Divorce is a difficult process to go through. The idea of having to endure an entire trial can be daunting. Despite your differences, you and your ex may wonder if there is a less adversarial way to settle your divorce in a dignified manner, while still leaving you with a settlement that is fair. Two ways to do so are through mediation and arbitration.
What is divorce mediation?
Divorce mediation is a form of alternative dispute resolution. The goal of mediation is for each spouse to work together out of court to create a divorce settlement they are both satisfied with. Mediation is overseen by a neutral third-party mediator. The mediator, unlike a judge, is not a decision maker. Instead, they serve as a facilitator, helping the couple have productive discussions regarding their divorce issues, such as property division, child custody and alimony.
Discussions had during mediation are private. They do not become part of the public record and they cannot be used in a subsequent trial. This often makes couples more open to discussing alternatives that best meet their needs. If mediation results in a divorce settlement, this agreement can be approved by the court thus finalizing the divorce.
What is divorce arbitration?
Divorce arbitration is another form of alternative dispute resolution. It is a more formal process than mediation, but less formal than a trial. The arbitration process is overseen by an arbitrator who, unlike a mediator, is a decision maker. In arbitration, each spouse will present evidence and bring forth witnesses in support of their position. However, the rules of evidence are more relaxed in arbitration compared to a trial. The goal of arbitration is to reach an agreement without having to go through the stress and expense of an entire trial. Depending on the circumstances, arbitration can be binding or unbinding.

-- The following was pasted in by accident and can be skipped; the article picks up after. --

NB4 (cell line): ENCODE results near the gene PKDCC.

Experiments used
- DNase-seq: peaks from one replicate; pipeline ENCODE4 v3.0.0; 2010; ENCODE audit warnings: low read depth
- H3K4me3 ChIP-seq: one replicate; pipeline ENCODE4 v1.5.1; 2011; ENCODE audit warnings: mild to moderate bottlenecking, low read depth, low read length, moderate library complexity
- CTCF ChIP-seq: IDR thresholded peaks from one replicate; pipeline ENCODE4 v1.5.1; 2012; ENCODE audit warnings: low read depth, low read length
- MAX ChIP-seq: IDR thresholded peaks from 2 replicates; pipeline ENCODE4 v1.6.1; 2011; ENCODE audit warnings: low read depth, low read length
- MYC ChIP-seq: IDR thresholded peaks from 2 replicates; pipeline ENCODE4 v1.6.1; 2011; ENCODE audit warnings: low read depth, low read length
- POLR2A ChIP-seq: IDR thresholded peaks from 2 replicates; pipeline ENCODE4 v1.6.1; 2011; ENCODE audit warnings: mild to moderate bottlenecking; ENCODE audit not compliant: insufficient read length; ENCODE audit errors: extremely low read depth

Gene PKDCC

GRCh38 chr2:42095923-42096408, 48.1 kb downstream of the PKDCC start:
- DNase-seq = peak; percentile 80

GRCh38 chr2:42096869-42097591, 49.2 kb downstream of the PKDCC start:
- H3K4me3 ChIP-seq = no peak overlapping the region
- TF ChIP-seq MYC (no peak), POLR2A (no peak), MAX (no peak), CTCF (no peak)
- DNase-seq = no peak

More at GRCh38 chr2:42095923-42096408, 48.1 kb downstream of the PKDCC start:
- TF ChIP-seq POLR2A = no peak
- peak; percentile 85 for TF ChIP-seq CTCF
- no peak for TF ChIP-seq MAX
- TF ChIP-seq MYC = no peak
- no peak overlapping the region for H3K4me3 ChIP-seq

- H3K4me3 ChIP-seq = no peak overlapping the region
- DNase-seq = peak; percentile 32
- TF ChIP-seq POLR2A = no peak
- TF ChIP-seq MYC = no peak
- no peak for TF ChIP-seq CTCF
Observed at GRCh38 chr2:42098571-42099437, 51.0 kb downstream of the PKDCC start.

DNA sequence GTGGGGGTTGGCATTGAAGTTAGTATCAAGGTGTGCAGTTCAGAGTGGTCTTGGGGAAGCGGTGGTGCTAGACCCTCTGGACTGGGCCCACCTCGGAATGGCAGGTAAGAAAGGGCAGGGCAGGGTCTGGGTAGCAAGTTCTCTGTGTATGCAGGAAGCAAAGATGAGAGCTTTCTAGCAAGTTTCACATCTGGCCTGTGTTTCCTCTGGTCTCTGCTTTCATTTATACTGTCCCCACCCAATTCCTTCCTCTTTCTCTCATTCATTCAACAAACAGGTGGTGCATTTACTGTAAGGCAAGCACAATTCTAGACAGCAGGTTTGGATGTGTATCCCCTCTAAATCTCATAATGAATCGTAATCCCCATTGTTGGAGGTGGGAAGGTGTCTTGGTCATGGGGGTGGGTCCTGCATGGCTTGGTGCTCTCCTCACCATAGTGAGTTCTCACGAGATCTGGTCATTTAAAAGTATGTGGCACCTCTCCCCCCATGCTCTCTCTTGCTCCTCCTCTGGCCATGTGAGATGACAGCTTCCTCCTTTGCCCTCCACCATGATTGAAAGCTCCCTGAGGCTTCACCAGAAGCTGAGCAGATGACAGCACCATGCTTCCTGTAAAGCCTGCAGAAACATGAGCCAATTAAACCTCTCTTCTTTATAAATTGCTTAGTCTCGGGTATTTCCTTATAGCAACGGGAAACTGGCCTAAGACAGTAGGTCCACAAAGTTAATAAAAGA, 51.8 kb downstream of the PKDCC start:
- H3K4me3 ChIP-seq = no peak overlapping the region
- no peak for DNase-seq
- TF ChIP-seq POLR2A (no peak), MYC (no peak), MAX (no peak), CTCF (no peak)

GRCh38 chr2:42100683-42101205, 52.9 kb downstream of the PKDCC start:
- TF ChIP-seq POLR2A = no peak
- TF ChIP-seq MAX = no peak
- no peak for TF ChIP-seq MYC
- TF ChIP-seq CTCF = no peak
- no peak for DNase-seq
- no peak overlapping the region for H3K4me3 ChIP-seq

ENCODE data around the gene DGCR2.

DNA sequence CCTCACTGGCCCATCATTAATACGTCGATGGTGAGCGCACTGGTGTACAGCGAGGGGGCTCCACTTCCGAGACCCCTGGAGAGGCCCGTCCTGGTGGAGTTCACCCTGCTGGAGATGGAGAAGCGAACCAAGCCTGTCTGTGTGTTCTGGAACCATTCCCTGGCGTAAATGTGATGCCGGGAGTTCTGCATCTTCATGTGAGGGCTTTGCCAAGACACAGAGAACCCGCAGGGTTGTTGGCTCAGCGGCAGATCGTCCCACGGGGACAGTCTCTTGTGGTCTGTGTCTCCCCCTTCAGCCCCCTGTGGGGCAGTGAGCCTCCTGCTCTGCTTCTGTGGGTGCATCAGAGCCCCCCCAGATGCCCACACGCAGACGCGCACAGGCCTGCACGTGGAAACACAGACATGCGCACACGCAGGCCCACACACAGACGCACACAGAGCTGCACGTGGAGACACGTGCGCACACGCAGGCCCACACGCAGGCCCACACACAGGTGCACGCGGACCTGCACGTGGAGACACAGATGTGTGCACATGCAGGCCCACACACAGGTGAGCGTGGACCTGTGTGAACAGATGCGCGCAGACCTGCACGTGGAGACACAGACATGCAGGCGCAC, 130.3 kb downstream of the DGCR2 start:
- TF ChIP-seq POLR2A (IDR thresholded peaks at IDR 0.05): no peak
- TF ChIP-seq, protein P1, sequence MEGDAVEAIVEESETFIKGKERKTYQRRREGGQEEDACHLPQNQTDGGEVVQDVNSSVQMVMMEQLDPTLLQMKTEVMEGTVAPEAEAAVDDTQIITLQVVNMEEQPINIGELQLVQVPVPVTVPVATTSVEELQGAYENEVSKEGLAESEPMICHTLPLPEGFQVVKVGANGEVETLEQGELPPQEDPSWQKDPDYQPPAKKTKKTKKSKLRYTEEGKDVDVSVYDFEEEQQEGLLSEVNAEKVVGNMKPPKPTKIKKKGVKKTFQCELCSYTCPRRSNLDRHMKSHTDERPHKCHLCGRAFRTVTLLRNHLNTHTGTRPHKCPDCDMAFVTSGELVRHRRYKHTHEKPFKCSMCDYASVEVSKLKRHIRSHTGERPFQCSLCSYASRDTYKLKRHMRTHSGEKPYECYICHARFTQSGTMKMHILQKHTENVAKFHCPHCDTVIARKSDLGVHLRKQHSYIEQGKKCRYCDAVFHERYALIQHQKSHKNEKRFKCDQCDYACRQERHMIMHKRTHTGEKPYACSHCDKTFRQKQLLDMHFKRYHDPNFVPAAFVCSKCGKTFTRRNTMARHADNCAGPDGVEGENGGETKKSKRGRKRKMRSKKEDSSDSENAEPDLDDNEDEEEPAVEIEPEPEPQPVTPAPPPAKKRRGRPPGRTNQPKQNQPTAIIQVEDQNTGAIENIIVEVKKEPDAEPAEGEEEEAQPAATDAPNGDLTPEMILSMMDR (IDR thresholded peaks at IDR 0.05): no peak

Divorce is an emotional time, but sometimes a couple wants to end things quietly and on their own terms. These couples may be interested in divorce mediation or divorce arbitration. These options allow a couple to cooperate, leading to a divorce decree they are both satisfied with.